Prevention and treatment of 06 most common diseases in rabbits

Rabbits have some common diseases that are preventable, and if you know what the signs of a healthy rabbit are and what are the warning signs that your rabbit is at risk, this article will guide you in spotting those signs.

06 most common diseases in rabbits

  1. Too-long teeth
  2. Sepsis (snuff)
  3. Intestinal obstruction (hairball)
  4. Uterine tumors
  5. Myxomatosis
  6. Calicivirus disease (rabbit hemorrhagic virus)
Prevention and treatment of 06 most common diseases in rabbits

1. Rabbit teeth grow too long

Rabbits’ teeth grow continuously throughout their lives, and if rabbits don’t grind their teeth regularly to eat fiber, rabbits’ molars can develop sharp spikes that damage their cheeks and tongues. This can cause pain and make it difficult or impossible for the rabbit to eat.

In severe cases, the front teeth at the front of the mouth can curl, which means the rabbit cannot shut up or eat. Once rabbits stop eating, their digestive system stops working and they die.

How to prevent?

To prevent your rabbit’s teeth from growing too long, you need to use 80-90% of your rabbit’s diet for fiber in the form of oats or hay. The rest of the diet should be green with little or no pellets and other foods.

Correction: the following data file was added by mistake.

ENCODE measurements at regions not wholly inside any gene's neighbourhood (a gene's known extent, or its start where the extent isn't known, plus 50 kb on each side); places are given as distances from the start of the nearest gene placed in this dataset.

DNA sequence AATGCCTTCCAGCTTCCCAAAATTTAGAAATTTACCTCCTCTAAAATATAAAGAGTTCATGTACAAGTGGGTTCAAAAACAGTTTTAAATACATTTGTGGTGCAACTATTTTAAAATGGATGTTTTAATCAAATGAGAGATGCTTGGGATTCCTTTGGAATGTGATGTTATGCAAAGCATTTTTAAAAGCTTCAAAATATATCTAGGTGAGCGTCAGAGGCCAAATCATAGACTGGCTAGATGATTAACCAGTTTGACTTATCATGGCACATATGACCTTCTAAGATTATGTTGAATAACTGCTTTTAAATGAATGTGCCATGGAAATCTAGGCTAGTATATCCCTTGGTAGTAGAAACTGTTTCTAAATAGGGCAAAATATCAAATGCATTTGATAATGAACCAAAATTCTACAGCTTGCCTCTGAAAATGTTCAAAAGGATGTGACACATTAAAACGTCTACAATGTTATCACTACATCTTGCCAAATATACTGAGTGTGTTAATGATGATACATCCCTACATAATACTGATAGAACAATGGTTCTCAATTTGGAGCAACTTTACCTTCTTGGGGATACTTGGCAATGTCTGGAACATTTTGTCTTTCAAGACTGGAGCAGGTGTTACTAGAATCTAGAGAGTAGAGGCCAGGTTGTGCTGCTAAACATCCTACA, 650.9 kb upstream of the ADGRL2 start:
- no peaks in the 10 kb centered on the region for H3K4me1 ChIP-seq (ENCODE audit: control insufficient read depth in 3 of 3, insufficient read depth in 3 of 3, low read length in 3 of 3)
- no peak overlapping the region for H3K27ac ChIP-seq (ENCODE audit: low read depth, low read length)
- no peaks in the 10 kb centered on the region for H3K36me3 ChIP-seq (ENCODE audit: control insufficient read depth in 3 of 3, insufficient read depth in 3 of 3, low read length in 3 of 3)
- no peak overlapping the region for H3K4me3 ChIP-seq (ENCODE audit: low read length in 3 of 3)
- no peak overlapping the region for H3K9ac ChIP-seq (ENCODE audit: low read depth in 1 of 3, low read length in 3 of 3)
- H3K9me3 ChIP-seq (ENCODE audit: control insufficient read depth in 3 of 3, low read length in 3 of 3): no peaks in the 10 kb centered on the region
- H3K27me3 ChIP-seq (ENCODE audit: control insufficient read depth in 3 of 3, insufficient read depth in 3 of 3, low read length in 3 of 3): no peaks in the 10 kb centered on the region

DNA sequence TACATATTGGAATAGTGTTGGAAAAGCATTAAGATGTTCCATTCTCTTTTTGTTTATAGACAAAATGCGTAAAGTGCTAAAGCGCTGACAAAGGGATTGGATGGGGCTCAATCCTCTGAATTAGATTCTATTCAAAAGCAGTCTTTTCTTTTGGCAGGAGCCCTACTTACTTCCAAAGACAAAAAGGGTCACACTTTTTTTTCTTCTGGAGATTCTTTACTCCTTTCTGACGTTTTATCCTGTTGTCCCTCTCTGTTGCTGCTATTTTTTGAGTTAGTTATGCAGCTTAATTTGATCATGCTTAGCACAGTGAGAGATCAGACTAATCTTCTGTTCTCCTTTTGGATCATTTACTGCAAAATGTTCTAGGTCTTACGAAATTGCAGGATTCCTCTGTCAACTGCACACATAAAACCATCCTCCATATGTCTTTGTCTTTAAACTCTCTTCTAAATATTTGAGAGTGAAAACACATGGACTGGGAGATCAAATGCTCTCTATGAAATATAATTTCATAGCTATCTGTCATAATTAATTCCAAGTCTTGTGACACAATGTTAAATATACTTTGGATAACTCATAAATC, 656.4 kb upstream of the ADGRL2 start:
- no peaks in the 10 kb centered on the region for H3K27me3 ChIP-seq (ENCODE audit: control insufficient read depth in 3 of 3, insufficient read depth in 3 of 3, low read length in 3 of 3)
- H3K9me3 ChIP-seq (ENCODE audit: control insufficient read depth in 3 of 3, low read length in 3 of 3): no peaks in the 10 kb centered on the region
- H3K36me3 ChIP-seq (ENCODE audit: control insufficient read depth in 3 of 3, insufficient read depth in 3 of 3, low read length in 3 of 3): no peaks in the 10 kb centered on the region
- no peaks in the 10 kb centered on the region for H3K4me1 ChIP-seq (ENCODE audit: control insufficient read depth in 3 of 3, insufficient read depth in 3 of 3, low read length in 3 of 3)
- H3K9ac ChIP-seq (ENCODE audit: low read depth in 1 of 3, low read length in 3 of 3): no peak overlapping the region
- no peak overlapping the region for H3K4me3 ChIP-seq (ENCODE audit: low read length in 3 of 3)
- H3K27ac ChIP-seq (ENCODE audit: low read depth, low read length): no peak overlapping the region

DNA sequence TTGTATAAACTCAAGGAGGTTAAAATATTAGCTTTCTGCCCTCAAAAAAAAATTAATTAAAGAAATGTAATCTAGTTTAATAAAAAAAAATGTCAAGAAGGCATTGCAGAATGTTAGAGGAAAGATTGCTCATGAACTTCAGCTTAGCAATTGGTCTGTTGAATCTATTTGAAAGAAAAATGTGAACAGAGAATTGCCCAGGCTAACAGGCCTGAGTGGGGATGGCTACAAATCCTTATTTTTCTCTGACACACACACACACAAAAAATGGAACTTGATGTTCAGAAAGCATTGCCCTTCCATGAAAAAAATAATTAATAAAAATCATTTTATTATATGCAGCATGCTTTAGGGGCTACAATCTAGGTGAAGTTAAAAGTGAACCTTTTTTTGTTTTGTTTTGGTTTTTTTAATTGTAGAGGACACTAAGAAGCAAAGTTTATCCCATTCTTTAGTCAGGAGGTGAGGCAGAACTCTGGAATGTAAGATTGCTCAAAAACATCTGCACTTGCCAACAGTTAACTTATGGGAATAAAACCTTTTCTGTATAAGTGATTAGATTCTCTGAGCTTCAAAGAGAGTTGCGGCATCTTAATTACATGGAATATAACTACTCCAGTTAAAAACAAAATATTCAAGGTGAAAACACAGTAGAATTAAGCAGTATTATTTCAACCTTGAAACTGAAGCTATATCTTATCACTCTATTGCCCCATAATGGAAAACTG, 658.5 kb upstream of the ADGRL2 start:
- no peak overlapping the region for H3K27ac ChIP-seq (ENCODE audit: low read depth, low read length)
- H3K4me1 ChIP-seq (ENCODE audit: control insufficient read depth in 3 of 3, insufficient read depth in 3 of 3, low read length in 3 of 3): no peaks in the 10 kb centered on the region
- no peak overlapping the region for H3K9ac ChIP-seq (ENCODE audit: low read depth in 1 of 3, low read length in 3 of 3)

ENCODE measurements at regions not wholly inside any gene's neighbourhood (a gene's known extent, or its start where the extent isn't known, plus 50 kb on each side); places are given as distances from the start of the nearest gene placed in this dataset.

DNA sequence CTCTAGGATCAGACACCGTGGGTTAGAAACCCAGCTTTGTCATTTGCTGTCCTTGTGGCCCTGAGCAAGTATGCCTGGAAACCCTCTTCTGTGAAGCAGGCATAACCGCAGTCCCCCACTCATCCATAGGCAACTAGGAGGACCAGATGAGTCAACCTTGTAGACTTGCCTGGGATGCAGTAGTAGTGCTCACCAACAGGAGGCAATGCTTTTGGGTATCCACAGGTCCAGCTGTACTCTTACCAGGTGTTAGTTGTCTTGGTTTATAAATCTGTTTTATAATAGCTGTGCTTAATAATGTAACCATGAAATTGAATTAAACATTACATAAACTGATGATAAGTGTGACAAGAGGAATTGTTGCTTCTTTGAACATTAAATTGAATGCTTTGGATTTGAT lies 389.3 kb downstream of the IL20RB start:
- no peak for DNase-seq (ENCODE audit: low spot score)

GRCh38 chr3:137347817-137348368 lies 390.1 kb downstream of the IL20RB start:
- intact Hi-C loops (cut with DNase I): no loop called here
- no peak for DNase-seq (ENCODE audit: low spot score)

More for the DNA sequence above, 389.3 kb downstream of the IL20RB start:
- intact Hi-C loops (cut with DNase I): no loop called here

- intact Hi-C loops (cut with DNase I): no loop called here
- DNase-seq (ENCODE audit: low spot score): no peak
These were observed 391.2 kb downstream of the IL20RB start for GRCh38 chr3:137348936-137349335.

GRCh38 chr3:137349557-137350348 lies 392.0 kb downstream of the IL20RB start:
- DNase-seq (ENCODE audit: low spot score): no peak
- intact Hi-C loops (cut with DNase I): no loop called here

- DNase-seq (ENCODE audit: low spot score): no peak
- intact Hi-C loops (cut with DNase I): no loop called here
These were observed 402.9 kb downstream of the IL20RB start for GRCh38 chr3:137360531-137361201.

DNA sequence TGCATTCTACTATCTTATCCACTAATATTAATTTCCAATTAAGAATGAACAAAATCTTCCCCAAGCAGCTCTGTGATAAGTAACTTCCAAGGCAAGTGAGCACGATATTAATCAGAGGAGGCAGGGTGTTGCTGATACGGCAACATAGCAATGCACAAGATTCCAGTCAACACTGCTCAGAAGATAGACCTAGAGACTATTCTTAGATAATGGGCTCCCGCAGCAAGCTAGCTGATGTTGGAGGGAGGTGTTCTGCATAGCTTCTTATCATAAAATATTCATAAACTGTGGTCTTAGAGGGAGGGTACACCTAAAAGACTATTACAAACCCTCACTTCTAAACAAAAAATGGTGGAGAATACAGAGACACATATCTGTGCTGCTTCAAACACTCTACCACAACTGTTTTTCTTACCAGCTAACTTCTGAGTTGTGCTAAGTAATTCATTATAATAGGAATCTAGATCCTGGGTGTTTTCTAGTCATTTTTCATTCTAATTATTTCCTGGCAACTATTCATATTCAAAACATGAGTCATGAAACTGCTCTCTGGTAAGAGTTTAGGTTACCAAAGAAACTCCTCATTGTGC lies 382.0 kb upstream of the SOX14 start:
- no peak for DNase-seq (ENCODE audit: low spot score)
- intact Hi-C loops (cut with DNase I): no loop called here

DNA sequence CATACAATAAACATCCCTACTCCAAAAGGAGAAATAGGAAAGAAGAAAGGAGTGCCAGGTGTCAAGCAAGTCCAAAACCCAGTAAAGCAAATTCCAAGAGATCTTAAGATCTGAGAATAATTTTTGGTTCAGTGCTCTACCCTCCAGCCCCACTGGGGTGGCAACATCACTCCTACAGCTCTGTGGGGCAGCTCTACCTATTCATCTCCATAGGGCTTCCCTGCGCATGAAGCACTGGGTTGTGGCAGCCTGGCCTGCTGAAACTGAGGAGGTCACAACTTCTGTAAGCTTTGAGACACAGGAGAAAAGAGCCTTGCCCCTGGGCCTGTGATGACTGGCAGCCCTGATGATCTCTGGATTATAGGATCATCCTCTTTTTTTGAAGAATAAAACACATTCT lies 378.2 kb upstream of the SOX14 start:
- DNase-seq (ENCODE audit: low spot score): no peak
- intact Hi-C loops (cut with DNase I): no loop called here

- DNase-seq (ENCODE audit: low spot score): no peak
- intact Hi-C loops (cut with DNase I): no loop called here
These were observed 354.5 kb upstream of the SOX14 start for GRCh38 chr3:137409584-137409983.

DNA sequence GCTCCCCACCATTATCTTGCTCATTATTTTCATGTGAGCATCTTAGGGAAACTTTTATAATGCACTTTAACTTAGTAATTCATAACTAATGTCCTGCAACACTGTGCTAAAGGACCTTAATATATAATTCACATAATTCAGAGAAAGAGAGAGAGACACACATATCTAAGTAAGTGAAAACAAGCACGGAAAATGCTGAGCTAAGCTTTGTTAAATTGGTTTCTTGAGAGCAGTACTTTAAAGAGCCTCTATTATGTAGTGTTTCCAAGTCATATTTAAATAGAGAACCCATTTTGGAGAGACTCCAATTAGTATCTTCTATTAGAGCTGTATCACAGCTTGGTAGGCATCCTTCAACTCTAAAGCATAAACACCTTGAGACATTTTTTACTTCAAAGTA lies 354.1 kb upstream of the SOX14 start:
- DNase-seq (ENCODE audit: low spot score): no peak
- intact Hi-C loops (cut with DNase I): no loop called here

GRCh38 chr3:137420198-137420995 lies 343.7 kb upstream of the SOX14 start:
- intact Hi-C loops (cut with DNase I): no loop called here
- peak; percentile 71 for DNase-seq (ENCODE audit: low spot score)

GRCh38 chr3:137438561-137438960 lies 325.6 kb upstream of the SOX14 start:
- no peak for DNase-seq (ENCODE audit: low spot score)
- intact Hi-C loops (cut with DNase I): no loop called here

How to Treat Rabbits for Excessive Teething

General anesthesia and tooth extraction are the only treatments that can correct overgrown teeth.

2. Sepsis (snuff)

Causes and signs of disease

Close contact with sick rabbits can easily transmit Pasteurella multocida to rabbits. Bacteria can affect eyes (discharge, redness, strabismus) and/or nose (sneezes, discharge). Pasteurella can also infect other parts of the body, including ears (causing the head to tilt), abscesses (called body lumps), and uterine infections.

Prevention of autologous bacterial disease in rabbits

Some bacterial strains remain dormant in a rabbit’s nasal passages until the immune system is under stress, such as when a new diet or pet is introduced, or if a certain condition arises. Reducing the stress of sick rabbits and isolating new rabbits is a great way to prevent disease entry or recurrence of symptoms.

How to handle a rabbit autopsy?

Treatment for this disease requires antibiotics and sometimes surgery if an abscess forms.

3. Trichobezoars or intestinal obstruction

Causes and Signs

When rabbits groom, they often find hair in their stomachs. However, since rabbits cannot vomit, the fur must be able to pass through the intestines. But if the rabbit’s fur is not removed, blockages and serious complications can develop. Balloons are so common that they should be considered a problem for any rabbit that is lethargic and refuses to eat.


If there is a problem with the digestive tract (intestinal obstruction) or if they are not getting enough fiber in their diet, the rabbit’s hairballs are more likely to be a problem, so a high-fiber diet is important. A good precaution.


Surgery is the only treatment if hairballs are causing intestinal blockage.

Rabbit common diseases

4. Uterine tumors

Causes and Signs